The Federal Reserve just announced that it intends to keep the fed funds rate in the same 0.25-0.5% range it has been targeting since December 2015. The central bank also gave us some idea about what its policy makers think is coming in the future.
The “dot plot,” part of the FOMC’s Summary of Economic Projections released along with the policy decision statement, shows where each participant in the meeting thinks the fed funds rate should be at the end of the year for the next few years and in the longer run.
Each of the 17 members of the FOMC anonymously provides their predictions for the target fed funds rate at the end of this year, each of the next few years, and in the longer term. The Fed releases those predictions in a chart that includes a dot for each of the members at their target interest rate level for each time period.
While the “dot plot” is not an official policy tool, it provides some insight into how the committee members feel about economic and monetary conditions going forward.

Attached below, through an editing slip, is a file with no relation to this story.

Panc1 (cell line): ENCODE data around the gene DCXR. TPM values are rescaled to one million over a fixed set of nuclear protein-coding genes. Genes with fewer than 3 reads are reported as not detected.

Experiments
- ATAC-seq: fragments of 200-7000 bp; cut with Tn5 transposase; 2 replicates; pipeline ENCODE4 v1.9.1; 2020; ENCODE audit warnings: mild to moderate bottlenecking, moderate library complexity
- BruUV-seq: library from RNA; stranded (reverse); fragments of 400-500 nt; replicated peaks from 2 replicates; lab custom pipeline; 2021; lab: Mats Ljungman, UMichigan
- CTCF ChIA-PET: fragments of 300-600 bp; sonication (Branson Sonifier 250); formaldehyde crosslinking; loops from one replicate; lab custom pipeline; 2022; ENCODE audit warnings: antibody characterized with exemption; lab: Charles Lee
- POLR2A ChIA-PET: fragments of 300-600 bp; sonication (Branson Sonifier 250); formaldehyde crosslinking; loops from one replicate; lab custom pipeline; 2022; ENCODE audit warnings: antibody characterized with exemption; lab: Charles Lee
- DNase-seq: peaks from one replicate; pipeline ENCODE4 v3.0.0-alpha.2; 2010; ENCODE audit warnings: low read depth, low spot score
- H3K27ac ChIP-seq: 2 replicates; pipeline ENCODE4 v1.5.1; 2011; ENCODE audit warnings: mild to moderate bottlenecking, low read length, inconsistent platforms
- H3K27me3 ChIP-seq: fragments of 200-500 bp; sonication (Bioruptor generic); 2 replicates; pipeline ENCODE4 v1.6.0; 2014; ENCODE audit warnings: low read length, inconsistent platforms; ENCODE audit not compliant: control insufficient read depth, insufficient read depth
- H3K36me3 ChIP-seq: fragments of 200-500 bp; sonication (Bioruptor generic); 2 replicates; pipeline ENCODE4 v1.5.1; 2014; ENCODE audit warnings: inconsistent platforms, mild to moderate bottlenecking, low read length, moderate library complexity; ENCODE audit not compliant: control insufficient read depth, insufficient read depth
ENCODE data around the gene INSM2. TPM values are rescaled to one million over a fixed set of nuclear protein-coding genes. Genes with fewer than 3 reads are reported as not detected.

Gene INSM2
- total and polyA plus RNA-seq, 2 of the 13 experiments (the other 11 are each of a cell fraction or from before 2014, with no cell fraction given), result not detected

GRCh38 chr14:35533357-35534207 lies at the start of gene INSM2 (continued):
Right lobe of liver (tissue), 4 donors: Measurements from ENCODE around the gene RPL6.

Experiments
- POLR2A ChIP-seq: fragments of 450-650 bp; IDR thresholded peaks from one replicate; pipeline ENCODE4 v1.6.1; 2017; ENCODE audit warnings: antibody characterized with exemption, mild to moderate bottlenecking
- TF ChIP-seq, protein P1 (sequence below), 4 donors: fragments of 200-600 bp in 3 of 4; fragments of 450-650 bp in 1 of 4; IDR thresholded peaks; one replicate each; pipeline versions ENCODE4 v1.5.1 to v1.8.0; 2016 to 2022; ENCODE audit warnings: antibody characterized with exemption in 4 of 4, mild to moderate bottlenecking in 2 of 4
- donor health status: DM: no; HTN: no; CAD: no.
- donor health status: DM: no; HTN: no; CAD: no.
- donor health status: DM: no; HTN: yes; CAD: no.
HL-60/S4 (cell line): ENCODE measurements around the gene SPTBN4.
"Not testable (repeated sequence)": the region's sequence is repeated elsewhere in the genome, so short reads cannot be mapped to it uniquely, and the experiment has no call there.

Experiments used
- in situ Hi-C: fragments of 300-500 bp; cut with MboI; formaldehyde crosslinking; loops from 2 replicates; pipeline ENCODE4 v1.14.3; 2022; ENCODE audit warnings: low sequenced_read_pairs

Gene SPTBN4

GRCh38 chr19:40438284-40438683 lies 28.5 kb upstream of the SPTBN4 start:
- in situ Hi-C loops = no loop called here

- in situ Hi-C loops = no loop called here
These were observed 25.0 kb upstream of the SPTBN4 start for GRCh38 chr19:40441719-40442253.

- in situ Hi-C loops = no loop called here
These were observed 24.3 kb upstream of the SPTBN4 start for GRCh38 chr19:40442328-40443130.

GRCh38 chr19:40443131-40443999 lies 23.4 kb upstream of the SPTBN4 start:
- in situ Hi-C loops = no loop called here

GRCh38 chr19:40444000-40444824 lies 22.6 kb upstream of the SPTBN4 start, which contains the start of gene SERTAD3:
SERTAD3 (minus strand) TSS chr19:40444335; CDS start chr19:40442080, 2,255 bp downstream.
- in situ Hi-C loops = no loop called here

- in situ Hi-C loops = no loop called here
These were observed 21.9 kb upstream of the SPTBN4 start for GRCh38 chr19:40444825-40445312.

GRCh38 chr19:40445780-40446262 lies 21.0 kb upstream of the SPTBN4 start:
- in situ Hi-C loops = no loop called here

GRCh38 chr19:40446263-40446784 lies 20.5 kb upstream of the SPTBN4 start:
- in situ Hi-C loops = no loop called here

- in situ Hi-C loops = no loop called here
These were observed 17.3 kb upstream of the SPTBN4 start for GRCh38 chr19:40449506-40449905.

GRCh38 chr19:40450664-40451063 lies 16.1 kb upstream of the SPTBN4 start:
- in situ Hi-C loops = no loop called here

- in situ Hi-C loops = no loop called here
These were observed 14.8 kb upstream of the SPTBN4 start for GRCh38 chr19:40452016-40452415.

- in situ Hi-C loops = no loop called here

In the release after June’s meeting, the dots indicated a dovish path for rates moving forward. The median FOMC member saw rates between 0.75% and 1% at the end of 2016, suggesting two more rate hikes this year, and then rates eventually rising to around 3% in the longer term.
The new plot is even more dovish. The median FOMC member predicts rates between 0.5% and 0.75% at the end of this year, suggesting only one more hike in 2016. In the longer term, Fed members see rates around 2.75% or 3%, and the median dots suggest a slower course of raising rates than the June projections.
Here’s the new dot plot, along with June’s projections. The darker dots illustrate the median FOMC member.